Sunday, January 6, 2008

Poultry beats out plants.

Between my daughter and myself, the gardening magazines had no chance once the chicken magazine showed up.

Since last spring we've been telling Hannah she could have chickens this year. Now that we have a neighbor who we buy eggs from (and who we could buy pastured poultry meat from), my husband who hates chickens sees no reason for us to get them. Luckily for my daughter, the poultry are my project, not his.

I pored over the magazine with her, separately from her, and she did the same separately from me. We both circled only one in common (she circled almost half the magazine - there are a lot of pretty chickens in there), and I think it's a good choice for her. It's called a Light Brahma.

Check it out here (ALBC page) or here (hatchery page). These are huge birds that lay well throughout cold winters (a must here) and are known to be "exceptionally quiet, gentle, and easy to handle", a good trait for birds destined to be cared for by a four year old. They're beautiful too, non?

I still haven't figured out which chickens I want to get - my main goal this year is turkeys.

The ones that I'm trying to choose between are the Dark Cornish (for the meat), Araucana (for the "Easter" eggs), the Cuckoo Maran (for their chocolate colored eggs - some of the darkest eggs laid by chickens), White Rocks (good layers in the winters), and the Buff Orpingtons (good winter layers). All of these are on the ALBC website ranging from "Watch" to "Study".

ALBC stands for American Livestock Breed Conservancy, a worthy group trying to stop breeds of livestock from going extinct. It seems to be a losing battle in our increasing mono-culture society. One breed of chickens for the huge chicken factories, one breed of turkey (that can no longer even breed without human help), one or two breeds of hogs, a few breeds of cattle. Sheep and goats are taking a hit but not nearly as critically as the hogs, poultry, and cattle.

If I were selling poultry meat, I might have to go with a more "standard" (quick growing) breed of chicken - though I have my doubts about that - but since I'm raising it for myself this year, I'm free to only choose breeds that need my dollars, and those breeds are, overwhelmingly, the "heritage" breeds.

A few breeds that I've been eyeing for a few years that I'd like to get some specimens of are the Delaware, Buttercup and Lakenvelder.




But the chicken that I really want to start a breeding flock of is a chicken that is on ALBC's "Critical" list (as are the Delaware and Buttercup). It's a chicken that calls out to me for several reasons. It's supposed to have amazing flavor, be good layers of brown eggs, be cold-weather hardy, do well under range conditions, be very friendly, be good mousers (go figure on that one), and make noises that chickens don't normally make (the males can roar...). But most of all? My prickly feminist heart won out - this breed is the only American breed known to have been developed solely by a woman. Since it's in the critical category, there are "fewer than 500 breeding birds in the United States, with five or fewer primary breeding flocks (50 birds or more), and globally endangered". I would love to add another breeding flock to the list. These birds aren't sold by any major hatchery, though, so I'd have to find one of those five or fewer breeders and get my birds through them. A project for next year...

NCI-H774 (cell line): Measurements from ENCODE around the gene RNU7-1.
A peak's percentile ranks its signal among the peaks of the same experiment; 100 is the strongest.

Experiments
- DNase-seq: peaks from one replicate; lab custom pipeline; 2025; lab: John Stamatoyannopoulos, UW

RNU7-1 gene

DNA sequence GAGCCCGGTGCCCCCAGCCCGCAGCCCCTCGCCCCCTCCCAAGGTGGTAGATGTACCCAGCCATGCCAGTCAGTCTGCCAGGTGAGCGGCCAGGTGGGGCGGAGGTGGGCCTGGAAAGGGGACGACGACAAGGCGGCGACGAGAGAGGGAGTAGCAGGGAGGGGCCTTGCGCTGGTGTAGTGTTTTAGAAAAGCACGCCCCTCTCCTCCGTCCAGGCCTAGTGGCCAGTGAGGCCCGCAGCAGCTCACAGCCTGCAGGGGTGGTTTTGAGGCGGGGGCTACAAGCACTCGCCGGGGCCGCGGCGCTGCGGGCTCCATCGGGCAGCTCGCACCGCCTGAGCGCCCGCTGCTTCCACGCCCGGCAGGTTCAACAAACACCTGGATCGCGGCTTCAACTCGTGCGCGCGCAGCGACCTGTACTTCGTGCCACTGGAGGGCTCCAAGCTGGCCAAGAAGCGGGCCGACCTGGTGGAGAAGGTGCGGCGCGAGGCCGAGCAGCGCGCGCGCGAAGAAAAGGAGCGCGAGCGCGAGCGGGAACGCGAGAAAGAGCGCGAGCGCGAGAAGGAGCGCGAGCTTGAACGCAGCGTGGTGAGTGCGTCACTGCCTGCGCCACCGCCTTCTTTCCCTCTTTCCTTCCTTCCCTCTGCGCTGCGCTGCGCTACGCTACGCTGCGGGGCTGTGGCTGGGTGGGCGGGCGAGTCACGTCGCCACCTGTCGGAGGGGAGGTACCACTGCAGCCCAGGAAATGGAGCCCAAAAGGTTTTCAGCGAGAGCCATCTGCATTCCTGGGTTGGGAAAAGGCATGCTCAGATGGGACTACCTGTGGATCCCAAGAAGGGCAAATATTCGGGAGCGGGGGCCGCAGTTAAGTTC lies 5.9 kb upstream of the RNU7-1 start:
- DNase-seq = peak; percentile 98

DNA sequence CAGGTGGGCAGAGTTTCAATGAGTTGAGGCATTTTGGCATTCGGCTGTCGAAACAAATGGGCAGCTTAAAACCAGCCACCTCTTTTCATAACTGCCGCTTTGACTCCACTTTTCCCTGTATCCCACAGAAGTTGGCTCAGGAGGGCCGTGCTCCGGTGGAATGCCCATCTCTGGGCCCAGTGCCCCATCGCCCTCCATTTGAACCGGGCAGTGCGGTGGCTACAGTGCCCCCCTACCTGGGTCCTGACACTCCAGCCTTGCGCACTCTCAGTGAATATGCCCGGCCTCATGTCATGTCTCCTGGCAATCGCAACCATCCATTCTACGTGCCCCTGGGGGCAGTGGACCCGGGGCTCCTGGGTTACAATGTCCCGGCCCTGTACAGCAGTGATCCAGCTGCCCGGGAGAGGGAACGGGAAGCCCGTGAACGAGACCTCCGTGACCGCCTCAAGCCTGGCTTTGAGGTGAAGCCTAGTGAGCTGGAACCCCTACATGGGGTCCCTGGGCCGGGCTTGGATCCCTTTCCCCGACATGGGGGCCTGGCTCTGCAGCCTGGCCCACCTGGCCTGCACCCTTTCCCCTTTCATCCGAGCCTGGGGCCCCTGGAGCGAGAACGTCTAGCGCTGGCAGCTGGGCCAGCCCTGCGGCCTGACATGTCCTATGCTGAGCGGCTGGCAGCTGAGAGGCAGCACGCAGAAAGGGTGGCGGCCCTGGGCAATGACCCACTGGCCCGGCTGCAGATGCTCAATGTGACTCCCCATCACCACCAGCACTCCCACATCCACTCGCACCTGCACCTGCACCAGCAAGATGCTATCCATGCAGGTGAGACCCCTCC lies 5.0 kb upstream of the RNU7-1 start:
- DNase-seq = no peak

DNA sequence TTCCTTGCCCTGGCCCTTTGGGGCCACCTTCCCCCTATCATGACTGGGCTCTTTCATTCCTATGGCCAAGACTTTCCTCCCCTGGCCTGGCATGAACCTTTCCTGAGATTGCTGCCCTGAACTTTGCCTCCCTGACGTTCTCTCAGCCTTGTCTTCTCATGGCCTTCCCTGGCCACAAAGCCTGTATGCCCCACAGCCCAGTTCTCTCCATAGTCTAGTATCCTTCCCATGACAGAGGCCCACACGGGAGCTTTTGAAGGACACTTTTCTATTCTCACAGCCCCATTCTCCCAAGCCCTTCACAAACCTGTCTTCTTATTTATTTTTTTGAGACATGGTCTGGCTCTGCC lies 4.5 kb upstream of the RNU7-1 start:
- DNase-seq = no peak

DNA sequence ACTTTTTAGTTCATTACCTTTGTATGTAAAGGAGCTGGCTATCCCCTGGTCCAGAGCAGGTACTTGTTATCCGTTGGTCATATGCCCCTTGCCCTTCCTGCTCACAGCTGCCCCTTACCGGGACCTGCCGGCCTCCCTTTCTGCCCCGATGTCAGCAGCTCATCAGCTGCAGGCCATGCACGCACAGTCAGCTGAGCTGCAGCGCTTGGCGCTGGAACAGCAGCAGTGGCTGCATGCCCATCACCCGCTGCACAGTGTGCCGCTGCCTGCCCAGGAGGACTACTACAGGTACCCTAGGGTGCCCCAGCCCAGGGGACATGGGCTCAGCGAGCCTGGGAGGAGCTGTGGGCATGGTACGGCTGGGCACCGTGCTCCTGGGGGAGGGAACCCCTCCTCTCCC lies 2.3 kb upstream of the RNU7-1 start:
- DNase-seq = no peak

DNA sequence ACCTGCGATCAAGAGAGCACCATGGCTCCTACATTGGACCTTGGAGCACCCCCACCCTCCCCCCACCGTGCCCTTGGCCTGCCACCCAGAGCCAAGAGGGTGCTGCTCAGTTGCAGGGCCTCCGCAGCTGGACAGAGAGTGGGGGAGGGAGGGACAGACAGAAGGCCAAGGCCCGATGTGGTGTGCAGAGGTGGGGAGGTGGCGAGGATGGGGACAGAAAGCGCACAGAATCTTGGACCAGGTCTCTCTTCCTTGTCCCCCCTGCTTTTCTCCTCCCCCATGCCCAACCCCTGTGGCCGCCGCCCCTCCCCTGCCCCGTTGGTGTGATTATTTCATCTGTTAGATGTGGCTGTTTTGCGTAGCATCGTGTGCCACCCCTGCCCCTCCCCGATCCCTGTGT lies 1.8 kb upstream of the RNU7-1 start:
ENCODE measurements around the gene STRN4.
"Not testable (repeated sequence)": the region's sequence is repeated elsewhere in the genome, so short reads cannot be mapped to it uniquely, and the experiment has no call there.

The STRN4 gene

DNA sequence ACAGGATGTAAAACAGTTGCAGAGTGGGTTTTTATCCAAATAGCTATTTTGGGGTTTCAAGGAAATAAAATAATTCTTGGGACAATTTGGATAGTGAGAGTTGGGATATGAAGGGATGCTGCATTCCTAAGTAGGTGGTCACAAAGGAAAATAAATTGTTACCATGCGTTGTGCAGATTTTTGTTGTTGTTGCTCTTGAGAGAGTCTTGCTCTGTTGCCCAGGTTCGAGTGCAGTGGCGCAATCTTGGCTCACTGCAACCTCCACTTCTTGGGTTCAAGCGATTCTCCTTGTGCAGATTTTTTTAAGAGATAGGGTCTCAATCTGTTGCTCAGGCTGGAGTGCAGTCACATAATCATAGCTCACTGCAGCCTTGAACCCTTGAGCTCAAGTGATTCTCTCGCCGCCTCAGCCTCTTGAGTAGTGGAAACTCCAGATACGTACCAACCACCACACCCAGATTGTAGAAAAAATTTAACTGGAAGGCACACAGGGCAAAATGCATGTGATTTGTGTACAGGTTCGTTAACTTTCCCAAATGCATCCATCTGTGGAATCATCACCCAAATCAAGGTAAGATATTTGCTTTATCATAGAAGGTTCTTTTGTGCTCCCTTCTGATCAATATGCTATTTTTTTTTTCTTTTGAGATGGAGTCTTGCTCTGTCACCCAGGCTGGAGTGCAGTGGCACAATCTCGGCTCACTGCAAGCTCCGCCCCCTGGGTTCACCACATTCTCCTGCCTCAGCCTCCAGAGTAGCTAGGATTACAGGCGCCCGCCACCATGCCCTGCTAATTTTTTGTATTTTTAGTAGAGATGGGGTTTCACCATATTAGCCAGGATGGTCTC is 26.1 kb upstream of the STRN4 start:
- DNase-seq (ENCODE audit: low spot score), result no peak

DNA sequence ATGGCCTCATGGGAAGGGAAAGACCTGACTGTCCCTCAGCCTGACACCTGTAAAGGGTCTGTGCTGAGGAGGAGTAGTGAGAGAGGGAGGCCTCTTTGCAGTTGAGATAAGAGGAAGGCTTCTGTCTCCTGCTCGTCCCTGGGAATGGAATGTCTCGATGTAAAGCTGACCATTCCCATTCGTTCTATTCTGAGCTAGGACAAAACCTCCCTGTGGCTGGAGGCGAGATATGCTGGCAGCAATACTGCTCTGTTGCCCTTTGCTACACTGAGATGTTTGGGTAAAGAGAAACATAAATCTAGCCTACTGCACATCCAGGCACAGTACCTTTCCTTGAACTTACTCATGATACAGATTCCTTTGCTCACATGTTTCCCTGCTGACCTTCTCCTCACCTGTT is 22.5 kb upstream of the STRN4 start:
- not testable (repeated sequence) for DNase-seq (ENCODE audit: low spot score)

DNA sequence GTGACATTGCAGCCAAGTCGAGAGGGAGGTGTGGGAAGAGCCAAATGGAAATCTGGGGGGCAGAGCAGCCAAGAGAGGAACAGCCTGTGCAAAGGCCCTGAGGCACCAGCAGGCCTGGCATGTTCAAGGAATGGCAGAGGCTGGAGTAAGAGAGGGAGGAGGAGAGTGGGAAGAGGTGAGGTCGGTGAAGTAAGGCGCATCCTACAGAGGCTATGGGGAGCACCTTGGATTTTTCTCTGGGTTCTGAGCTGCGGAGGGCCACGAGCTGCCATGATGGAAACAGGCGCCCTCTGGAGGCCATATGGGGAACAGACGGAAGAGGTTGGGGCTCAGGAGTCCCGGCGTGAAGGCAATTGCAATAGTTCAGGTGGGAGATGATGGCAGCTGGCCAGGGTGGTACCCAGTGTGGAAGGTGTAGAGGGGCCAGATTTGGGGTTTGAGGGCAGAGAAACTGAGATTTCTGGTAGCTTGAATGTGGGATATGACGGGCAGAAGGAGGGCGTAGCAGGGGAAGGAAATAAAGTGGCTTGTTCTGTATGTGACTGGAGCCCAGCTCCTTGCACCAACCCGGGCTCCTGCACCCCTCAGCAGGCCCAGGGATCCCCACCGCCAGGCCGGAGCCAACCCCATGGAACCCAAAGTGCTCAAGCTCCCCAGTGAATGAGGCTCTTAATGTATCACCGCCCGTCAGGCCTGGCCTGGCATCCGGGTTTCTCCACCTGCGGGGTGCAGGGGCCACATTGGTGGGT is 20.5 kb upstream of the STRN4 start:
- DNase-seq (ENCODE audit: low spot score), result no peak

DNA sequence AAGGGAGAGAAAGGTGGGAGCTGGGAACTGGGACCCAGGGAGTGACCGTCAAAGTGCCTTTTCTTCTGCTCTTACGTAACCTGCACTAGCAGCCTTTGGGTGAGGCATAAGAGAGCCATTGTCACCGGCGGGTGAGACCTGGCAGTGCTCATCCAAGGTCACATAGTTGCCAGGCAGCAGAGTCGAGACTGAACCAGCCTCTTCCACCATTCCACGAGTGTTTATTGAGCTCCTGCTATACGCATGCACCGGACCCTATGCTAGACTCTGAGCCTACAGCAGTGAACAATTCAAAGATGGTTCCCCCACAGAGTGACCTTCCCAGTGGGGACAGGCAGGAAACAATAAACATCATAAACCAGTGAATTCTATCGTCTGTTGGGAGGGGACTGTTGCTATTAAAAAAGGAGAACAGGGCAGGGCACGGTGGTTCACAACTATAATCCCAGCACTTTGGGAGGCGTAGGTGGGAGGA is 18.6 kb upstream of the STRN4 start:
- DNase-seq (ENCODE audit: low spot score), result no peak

On to the turkeys...

I've wanted to raise turkeys for a few years now, much to my husband's dismay. This is my year to start with poultry, so I've got to decide between the two heritage breeds Bourbon Red and Narragansett. Since I'm wanting to start a breeding flock, I need to make a good choice this year to get a jump on it.

I want to raise "pastured poultry", poultry that is kept on pasture for the majority of the year, which makes for a healthier, happier bird, healthier land, and meat that is healthier for us. Due to our high owl and hawk population, it will likely still be necessary to pen them, but I'd like to use movable pens so that they are on pasture for as much of the year as that is feasible.

The Narragansett is in a more critical position on the ALBC page. They are reputed to be amazing foragers - a necessary quality in the type of operation I would like to run. They are also known for the excellent flavor of their meat, meat that is said to make factory "white" chickens taste completely flavorless in comparison. Add in "calm disposition, good maternal abilities, early maturation, and egg production", and I would love to have a breeding flock of these beautiful birds.

The other breed up for consideration is the Bourbon Red, an absolutely gorgeous animal. Less is known about this breed even though it is considered to be less in danger than the more commonly known Narrangasett. It is said to have very tasty meat and be an active forager.

So what do you think? Which would you buy if you were in the market for a Thanksgiving turkey?

I don't even want to have these babies in my hands until probably mid-late May, so this planning is a bit premature, but it sure is fun.

1 comment:

Cindy said...

Patrick likes the big fat bourbon red one!